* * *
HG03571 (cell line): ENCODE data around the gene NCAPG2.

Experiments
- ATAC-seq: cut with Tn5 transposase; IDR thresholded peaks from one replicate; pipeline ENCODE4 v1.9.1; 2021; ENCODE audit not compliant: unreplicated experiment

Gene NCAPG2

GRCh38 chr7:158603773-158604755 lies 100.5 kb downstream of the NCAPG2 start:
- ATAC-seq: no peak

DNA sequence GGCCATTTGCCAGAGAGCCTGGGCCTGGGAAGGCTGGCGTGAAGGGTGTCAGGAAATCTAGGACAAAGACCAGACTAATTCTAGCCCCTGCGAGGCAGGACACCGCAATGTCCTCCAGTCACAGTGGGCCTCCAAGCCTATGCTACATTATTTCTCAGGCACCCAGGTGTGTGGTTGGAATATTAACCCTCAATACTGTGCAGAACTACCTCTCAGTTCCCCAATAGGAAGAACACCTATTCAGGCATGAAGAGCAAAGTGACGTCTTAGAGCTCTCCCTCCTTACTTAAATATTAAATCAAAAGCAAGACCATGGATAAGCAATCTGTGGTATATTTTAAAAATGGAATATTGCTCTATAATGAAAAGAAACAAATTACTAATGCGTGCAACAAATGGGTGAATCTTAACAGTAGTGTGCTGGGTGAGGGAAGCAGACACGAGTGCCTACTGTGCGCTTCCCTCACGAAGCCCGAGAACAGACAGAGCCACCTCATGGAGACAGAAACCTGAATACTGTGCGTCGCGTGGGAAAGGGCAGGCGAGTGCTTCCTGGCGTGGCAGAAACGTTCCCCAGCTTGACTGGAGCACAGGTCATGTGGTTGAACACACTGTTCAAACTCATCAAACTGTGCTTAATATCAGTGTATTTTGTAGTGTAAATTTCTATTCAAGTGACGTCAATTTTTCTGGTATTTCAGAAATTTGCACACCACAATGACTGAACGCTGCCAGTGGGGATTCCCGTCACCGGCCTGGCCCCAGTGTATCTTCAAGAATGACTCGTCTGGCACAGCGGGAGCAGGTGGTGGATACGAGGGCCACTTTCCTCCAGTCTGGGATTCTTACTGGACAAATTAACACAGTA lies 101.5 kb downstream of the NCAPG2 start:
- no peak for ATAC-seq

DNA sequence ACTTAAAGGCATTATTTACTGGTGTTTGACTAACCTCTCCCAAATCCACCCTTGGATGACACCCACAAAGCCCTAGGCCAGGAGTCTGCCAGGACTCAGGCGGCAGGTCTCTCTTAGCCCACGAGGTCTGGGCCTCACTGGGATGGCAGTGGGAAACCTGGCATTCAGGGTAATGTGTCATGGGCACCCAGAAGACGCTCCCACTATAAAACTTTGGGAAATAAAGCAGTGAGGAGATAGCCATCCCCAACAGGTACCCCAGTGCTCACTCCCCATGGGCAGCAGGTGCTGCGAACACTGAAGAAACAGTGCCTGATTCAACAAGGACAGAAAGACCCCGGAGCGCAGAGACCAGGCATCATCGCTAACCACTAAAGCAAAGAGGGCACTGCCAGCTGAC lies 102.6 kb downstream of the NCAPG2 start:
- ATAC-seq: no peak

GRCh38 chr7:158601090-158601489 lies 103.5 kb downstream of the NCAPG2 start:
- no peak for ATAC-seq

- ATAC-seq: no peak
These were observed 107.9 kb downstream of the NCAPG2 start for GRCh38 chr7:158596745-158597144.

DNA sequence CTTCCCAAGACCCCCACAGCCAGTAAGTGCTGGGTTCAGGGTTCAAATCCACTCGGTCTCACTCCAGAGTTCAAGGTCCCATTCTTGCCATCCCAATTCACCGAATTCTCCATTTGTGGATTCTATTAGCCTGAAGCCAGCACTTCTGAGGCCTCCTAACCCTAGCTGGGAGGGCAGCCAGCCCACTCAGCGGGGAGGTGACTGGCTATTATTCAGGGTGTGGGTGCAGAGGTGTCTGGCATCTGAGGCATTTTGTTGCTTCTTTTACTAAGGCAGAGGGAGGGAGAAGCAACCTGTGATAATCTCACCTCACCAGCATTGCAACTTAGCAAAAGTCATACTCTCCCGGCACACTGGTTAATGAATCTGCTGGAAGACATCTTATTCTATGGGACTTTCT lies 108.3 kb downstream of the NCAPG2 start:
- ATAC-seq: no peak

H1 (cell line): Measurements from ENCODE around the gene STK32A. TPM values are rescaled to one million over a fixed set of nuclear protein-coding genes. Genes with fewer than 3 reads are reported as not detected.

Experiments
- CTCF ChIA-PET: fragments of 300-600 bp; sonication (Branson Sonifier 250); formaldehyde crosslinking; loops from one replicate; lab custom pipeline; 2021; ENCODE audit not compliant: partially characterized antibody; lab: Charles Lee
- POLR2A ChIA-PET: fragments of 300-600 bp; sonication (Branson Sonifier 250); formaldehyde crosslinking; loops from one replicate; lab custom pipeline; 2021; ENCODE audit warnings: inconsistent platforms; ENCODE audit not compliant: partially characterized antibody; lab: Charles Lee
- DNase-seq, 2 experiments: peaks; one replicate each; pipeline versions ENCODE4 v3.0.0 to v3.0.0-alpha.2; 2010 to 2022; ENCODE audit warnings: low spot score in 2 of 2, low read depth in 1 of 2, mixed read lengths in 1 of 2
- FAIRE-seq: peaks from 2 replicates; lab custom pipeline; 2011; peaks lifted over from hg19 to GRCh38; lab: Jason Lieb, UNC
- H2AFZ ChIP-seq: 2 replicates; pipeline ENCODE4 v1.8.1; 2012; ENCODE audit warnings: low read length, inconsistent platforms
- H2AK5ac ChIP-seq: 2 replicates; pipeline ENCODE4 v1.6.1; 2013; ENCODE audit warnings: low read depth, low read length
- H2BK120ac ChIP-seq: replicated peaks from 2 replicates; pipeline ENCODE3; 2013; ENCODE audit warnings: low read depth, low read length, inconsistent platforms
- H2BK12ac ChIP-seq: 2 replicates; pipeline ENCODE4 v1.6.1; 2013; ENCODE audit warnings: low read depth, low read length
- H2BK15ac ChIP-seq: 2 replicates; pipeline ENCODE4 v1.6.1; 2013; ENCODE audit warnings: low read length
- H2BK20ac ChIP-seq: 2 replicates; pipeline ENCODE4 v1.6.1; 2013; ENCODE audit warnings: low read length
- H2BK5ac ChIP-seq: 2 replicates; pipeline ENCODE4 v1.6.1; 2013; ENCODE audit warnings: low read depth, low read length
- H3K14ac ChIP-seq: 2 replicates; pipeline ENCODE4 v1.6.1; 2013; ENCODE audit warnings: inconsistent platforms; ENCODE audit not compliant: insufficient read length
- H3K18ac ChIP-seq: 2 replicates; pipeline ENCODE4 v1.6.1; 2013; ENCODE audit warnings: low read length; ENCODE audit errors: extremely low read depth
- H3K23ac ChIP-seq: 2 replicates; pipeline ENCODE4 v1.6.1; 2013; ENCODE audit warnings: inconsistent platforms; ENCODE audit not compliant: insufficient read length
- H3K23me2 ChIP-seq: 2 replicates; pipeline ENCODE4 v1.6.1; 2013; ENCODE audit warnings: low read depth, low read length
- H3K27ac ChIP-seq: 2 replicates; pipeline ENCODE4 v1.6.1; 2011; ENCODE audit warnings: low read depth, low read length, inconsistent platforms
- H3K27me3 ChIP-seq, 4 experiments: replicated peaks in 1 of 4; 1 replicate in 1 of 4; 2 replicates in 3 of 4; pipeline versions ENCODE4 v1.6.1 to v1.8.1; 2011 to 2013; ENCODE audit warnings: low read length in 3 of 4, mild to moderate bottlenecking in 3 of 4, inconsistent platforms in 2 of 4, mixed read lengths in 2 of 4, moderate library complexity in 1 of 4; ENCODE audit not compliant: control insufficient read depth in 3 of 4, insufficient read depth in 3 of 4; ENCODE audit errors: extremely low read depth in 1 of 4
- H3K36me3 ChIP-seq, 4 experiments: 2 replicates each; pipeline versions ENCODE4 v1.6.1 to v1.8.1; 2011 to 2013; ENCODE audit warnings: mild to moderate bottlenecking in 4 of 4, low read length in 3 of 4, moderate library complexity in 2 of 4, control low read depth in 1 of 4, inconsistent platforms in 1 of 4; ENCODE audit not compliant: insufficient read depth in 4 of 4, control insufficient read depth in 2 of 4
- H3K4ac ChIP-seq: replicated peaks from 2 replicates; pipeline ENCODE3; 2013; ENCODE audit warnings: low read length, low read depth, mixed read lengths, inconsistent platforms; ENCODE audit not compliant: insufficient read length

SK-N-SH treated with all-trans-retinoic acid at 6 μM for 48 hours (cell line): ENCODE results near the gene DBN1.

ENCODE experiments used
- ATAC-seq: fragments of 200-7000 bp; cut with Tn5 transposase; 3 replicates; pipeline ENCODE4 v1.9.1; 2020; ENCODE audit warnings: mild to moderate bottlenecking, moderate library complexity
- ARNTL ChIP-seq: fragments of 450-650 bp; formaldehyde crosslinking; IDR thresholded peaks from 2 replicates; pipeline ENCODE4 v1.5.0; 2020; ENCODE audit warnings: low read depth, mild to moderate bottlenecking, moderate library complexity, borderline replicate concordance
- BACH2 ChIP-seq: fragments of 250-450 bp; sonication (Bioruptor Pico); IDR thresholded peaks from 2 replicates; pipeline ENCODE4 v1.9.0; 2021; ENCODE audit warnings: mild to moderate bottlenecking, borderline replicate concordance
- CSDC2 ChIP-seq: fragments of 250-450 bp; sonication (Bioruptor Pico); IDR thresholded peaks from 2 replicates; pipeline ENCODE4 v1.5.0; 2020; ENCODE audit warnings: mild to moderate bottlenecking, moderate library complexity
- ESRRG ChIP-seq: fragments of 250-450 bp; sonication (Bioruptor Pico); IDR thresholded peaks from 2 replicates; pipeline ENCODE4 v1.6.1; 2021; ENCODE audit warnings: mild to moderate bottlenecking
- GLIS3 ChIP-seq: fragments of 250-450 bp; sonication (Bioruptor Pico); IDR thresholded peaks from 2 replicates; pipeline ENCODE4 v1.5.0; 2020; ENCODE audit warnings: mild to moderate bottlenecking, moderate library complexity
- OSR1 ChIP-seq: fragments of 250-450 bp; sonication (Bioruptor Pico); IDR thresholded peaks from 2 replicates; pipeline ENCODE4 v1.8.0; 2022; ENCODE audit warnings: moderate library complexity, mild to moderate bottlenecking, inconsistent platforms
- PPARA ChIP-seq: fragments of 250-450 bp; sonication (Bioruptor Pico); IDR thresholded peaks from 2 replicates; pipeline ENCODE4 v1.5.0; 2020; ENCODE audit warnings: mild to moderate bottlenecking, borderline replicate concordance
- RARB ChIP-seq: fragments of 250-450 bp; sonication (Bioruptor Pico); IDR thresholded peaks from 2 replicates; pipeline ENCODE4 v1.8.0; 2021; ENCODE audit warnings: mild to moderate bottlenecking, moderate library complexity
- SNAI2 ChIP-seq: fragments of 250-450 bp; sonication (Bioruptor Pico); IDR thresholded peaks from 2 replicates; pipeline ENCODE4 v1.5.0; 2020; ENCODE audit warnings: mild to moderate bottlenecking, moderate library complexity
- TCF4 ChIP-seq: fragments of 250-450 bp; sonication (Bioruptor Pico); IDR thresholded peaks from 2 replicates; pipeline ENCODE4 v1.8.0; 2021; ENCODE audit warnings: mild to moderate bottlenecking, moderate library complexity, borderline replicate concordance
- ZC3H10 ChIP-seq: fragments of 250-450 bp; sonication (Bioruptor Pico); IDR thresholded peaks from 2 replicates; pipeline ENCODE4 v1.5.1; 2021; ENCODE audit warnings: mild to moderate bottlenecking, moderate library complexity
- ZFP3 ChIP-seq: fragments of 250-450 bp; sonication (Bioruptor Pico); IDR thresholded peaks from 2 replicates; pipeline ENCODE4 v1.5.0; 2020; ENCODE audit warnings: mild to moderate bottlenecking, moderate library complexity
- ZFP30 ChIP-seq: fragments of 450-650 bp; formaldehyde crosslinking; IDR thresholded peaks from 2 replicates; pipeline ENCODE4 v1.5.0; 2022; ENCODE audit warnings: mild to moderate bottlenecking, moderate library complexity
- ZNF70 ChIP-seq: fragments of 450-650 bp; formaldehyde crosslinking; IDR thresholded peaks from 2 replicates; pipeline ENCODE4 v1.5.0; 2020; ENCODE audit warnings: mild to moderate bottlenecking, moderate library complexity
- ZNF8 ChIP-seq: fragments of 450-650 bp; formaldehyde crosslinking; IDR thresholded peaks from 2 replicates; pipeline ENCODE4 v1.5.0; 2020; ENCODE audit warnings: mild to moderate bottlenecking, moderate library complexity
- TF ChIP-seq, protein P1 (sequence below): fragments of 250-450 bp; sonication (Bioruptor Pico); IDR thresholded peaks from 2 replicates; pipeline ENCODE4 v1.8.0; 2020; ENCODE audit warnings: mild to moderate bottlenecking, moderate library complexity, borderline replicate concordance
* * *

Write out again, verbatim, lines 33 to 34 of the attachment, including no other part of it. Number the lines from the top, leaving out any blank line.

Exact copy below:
- H3K23me2 ChIP-seq: 2 replicates; pipeline ENCODE4 v1.6.1; 2013; ENCODE audit warnings: low read depth, low read length
- H3K27ac ChIP-seq: 2 replicates; pipeline ENCODE4 v1.6.1; 2011; ENCODE audit warnings: low read depth, low read length, inconsistent platforms